More Complicated Custom Control

Our simple CenteredLabel custom control example was a good starting place for learning about custom controls. However, it doesn't even begin to touch on what you can achieve using custom controls. In the next example, we'll create a more complicated custom control to handle a more common scenario.

Whenever you're laying out a Web Form, you'll almost certainly want to lay out text boxes with labels that describe the required entry. A great number of variables are inherent within this situation. Should the text box be to the right of the label or below the label on the next line? Does the text box have default text? What about the style of the label and the text box?

Just as with the CenteredLabel custom control, the first and most important decision here is to determine what class to inherit from. Because C# and Visual Basic .NET offer only single inheritance, you'll have to select a single class. In this example, we have two possible alternatives: the label or the text box. Presented with such a choice, we should look at exactly what it is we're trying to create. Is it a label with a text box, or a text box with a label? Pretty clearly, what we want is a text box with a label. Looking at it another way, this control is a text box, and it has a label. This example is greatly oversimplified, but you'll still have to decide which single class to inherit from, no matter how complicated your control.

Note You do have another alternative for creating a custom control such as this label/text box example: composite controls. We'll discuss composite controls in the next section. This more complicated custom control is named LabelTextBox. Listing 6-6 shows LabelTextBox.vb, which declares and implements the LabelTextBox class. Listing 6-6 LabelTextBox custom control in Visual Basic .NET used to create a label and a text box and a text box

Imports System.ComponentModel Imports System.Web.UI

Public Enum LabelLocation As Long LabelLeft LabelAbove End Enum

Public Class LabelTextBox

Inherits System.Web.UI.WebControls.TextBox

Dim _labelText As String

Dim _labelStyle As String

Dim labelLocation As LabelLocation

Property [LabelText]() As String Get

Return _labelText End Get

Set(ByVal Value As String)

_labelText = Value End Set End Property

Property [LabelStyle]() As String Get

Return _labelStyle End Get

Set(ByVal Value As String)

_labelStyle = Value End Set End Property

Property [LabelLocation]() As LabelLocation Get

Return _labelLocation End Get

Set(ByVal Value As LabelLocation)

_labelLocation = Value End Set End Property

Protected Overrides Sub Render(ByVal output As

System.Web.UI.HtmlTextWriter) If _labelStyle Is DBNull.Value Then output.Write("<Span Style= )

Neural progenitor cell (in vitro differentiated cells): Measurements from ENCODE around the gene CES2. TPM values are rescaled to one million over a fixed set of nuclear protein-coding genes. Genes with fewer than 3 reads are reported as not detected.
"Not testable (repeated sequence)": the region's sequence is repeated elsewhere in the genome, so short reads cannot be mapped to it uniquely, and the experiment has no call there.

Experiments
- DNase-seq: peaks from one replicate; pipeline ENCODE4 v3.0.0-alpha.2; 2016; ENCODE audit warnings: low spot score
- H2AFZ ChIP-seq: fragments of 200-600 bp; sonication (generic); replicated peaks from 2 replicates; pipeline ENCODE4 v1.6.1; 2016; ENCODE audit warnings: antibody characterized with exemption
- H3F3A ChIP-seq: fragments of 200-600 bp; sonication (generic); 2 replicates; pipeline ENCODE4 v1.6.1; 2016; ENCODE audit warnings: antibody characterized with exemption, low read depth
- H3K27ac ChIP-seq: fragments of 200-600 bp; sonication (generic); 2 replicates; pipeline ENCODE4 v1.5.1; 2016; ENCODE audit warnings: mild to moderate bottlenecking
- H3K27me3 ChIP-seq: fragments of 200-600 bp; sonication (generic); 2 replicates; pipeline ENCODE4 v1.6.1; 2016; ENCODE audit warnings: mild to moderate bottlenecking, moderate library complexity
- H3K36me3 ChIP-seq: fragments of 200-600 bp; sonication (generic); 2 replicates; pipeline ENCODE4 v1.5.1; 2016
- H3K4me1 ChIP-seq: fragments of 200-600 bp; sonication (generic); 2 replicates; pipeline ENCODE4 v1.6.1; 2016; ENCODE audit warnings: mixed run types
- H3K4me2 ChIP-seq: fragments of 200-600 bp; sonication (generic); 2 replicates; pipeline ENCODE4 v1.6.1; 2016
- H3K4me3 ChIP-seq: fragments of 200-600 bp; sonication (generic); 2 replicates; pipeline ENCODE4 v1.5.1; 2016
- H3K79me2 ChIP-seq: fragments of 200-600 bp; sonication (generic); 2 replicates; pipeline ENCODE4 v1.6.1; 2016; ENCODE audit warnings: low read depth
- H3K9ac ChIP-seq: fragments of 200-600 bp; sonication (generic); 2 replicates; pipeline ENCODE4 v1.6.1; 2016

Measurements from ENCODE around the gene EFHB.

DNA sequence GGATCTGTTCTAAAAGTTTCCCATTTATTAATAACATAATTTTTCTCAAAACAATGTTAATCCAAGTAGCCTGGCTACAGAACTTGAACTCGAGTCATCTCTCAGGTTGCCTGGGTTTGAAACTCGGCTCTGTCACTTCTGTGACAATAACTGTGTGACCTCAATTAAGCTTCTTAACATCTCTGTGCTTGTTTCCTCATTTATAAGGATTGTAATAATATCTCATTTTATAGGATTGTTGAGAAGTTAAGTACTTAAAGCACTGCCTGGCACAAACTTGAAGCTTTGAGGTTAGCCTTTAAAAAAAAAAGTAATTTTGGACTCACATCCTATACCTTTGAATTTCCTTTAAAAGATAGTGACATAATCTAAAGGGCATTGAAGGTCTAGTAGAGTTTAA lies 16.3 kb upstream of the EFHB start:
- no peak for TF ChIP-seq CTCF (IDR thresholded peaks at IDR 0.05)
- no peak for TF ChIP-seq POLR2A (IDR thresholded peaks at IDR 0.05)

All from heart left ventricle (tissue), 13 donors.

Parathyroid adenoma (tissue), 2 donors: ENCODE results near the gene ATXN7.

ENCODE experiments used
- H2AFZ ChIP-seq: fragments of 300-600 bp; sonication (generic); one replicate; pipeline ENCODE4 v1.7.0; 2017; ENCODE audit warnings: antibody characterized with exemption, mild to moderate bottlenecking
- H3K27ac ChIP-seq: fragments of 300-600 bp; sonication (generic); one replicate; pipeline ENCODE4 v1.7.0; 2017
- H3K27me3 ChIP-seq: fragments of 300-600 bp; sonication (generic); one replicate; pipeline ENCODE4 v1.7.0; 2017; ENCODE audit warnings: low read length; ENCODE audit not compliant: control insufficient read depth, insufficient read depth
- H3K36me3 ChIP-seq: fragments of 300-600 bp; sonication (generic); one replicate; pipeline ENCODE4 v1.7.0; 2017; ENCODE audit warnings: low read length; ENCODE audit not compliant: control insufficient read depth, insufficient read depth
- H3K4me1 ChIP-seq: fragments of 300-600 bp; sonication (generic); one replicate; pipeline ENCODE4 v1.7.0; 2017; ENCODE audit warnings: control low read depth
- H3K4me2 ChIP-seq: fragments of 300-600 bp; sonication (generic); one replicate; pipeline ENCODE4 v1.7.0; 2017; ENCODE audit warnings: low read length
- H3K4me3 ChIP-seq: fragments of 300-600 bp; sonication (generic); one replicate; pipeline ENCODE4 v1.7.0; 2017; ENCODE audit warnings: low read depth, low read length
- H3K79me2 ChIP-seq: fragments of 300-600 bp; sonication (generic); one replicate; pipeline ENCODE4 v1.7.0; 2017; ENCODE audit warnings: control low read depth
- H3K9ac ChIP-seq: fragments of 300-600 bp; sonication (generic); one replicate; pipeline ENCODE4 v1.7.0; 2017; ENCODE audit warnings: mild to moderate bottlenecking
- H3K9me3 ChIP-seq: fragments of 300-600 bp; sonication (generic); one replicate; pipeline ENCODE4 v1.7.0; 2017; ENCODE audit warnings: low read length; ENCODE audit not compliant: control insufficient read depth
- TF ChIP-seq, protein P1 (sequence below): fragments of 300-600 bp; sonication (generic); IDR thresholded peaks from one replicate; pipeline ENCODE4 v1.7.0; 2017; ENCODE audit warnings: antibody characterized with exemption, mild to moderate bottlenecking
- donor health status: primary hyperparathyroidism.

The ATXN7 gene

output.Write(_labelStyle)

output.Write([_labelText]) output.Write("</Span>") Else output.Write([_labelText]) End If

If _labelLocation = LabelLocation.LabelAbove Then output.RenderBeginTag(HtmlTextWriterTag.Br) output.RenderEndTag() End If

MyBase.Render(output) End Sub

End Class

End Class

As you can see in Listing 6-6, after the Imports are listed, an enumeration is declared. This enumeration is used to allow the user of the class or component it creates to describe the label position. The enumeration is declared so that the default will be LabelLeft, meaning that the label will be on the same line as the text box, to its left. After the class declaration, the class declares that it inherits from System.Web.UIWebControls.TextBox. The three data elements that act as the storage data items for the three properties of the class are declared next. Following this, the LabelText property is declared, as follows:

Property [LabelText]() As String

Return _labelText End Get

Set(ByVal Value As String)

_labelText = Value End Set End Property

The pattern for each property is the same, no matter what the type. In each case, the property is declared. The Get section returns the underlying data element. The property doesn't have a direct data element that it cleanly maps to. In such situations, the property is synthesized, or created from some other information stored in the class. For example, if your class contains a StartDate property and an EndDate property and you need a Duration property, you probably wouldn't want to declare an additional internal data element named _duration but would instead calculate the duration whenever the Duration property was requested.

The Set section allows the property to be set. By tradition, the parameter passed in is named Value, and the type is that of the property itself. In this example, the Set section just assigns the value to the underlying data element, but the Set section can also do something more complex.